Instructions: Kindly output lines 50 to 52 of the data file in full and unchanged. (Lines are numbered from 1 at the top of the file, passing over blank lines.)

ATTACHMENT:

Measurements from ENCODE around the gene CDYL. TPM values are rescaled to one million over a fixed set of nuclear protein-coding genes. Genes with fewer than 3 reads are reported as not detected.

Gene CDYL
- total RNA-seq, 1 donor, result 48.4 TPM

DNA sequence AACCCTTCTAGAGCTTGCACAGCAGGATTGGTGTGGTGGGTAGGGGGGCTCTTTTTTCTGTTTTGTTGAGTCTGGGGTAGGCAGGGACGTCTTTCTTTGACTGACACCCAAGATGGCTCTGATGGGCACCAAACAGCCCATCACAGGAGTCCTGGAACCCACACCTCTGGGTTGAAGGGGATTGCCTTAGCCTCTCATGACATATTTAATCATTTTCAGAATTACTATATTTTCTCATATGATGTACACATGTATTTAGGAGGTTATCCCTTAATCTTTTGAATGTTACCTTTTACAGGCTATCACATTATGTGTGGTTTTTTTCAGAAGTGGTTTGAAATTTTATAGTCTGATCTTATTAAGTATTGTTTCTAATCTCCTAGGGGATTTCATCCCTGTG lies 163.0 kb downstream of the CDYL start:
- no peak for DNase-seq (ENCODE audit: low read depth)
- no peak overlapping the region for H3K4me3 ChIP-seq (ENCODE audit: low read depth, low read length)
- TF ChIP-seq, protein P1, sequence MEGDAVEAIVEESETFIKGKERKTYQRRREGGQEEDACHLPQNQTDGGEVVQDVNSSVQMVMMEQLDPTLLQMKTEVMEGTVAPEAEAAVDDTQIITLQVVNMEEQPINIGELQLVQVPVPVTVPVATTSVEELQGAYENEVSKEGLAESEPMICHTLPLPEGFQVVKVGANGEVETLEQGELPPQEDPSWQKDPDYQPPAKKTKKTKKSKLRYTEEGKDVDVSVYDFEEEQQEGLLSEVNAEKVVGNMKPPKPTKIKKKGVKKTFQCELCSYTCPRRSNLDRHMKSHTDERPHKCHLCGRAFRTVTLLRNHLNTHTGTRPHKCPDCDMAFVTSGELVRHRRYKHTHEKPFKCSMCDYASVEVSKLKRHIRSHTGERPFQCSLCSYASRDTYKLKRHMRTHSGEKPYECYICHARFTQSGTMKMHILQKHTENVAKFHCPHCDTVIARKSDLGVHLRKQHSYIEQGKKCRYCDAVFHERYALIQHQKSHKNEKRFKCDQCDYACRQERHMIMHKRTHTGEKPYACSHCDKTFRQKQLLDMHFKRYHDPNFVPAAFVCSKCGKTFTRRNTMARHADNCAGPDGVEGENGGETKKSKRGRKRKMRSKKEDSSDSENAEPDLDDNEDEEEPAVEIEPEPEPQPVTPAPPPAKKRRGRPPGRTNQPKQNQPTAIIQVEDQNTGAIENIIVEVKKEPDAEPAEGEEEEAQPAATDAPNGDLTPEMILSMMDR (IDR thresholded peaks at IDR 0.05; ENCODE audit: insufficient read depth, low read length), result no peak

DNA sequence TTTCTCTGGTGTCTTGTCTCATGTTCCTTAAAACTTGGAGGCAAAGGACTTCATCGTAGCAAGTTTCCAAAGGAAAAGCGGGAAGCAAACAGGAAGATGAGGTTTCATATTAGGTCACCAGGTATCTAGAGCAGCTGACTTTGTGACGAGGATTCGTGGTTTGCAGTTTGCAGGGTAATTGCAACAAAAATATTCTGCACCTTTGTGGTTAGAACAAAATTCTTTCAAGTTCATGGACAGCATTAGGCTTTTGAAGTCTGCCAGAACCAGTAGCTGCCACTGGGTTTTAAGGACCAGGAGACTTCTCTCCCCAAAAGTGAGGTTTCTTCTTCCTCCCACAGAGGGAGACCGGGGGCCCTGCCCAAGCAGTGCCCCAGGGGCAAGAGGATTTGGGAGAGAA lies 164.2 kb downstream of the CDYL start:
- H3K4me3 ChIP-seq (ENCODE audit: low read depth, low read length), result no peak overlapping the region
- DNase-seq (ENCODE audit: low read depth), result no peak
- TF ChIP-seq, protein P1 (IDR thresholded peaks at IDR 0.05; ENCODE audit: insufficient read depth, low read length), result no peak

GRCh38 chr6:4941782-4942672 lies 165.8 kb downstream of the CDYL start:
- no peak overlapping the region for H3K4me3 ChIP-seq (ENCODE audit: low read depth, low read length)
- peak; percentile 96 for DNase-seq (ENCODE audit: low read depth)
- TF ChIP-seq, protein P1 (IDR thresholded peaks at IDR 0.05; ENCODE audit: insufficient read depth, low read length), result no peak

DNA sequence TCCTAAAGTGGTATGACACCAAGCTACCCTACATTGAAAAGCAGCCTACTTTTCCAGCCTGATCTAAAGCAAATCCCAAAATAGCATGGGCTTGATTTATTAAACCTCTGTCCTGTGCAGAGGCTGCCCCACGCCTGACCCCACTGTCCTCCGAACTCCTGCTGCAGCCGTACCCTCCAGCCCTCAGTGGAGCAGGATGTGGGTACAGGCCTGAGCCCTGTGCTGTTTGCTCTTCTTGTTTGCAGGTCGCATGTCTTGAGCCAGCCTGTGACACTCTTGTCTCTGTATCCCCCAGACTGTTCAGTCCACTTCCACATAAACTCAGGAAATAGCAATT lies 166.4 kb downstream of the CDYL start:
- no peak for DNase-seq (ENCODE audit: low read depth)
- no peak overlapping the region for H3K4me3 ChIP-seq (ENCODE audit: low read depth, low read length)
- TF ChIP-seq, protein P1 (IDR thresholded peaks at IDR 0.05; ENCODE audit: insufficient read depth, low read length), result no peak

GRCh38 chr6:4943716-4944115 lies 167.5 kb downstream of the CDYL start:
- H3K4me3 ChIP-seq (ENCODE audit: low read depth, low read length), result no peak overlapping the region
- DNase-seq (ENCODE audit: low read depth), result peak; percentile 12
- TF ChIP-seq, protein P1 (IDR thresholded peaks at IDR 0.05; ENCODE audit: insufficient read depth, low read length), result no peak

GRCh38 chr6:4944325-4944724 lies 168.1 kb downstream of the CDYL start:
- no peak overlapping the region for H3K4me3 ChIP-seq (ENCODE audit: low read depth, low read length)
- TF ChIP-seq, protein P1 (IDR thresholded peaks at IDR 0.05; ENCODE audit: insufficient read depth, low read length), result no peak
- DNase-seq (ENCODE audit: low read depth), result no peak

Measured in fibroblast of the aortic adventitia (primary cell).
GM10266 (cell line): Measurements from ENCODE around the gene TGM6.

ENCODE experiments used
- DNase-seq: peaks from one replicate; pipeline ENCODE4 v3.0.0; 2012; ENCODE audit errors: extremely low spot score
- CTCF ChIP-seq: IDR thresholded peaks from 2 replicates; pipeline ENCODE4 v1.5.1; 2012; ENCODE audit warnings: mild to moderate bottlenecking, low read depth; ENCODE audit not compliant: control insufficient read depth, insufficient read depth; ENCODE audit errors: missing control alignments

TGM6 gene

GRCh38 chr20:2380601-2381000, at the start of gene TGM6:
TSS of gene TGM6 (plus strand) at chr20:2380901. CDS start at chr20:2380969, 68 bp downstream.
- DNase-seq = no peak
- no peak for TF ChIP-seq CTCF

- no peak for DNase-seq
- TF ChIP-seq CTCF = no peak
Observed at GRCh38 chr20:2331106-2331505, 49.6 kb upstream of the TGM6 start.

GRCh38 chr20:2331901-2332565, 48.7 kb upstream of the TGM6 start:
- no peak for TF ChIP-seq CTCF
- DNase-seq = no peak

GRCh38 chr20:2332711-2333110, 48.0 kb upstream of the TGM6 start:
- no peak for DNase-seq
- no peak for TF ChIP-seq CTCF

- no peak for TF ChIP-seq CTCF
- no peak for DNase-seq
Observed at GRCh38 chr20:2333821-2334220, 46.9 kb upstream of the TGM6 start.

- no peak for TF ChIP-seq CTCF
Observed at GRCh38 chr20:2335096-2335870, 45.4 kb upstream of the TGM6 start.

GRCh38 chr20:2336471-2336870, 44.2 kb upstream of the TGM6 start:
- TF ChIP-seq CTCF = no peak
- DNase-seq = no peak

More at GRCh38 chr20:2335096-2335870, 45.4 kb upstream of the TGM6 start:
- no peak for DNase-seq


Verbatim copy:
- no peak for TF ChIP-seq CTCF
Observed at GRCh38 chr20:2335096-2335870, 45.4 kb upstream of the TGM6 start.

GRCh38 chr20:2336471-2336870, 44.2 kb upstream of the TGM6 start: